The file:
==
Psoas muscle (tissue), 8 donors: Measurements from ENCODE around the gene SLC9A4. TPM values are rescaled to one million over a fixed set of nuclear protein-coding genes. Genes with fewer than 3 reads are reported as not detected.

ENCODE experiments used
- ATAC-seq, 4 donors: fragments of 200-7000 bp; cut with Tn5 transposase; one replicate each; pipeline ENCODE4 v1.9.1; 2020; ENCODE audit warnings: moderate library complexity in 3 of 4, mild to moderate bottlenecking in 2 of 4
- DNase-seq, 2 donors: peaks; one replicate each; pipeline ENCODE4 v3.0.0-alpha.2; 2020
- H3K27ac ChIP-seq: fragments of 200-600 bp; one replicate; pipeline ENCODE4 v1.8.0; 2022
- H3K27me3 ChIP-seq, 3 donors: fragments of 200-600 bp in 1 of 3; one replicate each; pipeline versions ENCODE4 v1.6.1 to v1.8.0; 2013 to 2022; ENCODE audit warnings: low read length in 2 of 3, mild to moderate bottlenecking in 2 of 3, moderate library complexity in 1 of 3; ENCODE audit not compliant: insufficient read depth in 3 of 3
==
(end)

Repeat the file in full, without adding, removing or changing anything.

Psoas muscle (tissue), 8 donors: Measurements from ENCODE around the gene SLC9A4. TPM values are rescaled to one million over a fixed set of nuclear protein-coding genes. Genes with fewer than 3 reads are reported as not detected.

ENCODE experiments used
- ATAC-seq, 4 donors: fragments of 200-7000 bp; cut with Tn5 transposase; one replicate each; pipeline ENCODE4 v1.9.1; 2020; ENCODE audit warnings: moderate library complexity in 3 of 4, mild to moderate bottlenecking in 2 of 4
- DNase-seq, 2 donors: peaks; one replicate each; pipeline ENCODE4 v3.0.0-alpha.2; 2020
- H3K27ac ChIP-seq: fragments of 200-600 bp; one replicate; pipeline ENCODE4 v1.8.0; 2022
- H3K27me3 ChIP-seq, 3 donors: fragments of 200-600 bp in 1 of 3; one replicate each; pipeline versions ENCODE4 v1.6.1 to v1.8.0; 2013 to 2022; ENCODE audit warnings: low read length in 2 of 3, mild to moderate bottlenecking in 2 of 3, moderate library complexity in 1 of 3; ENCODE audit not compliant: insufficient read depth in 3 of 3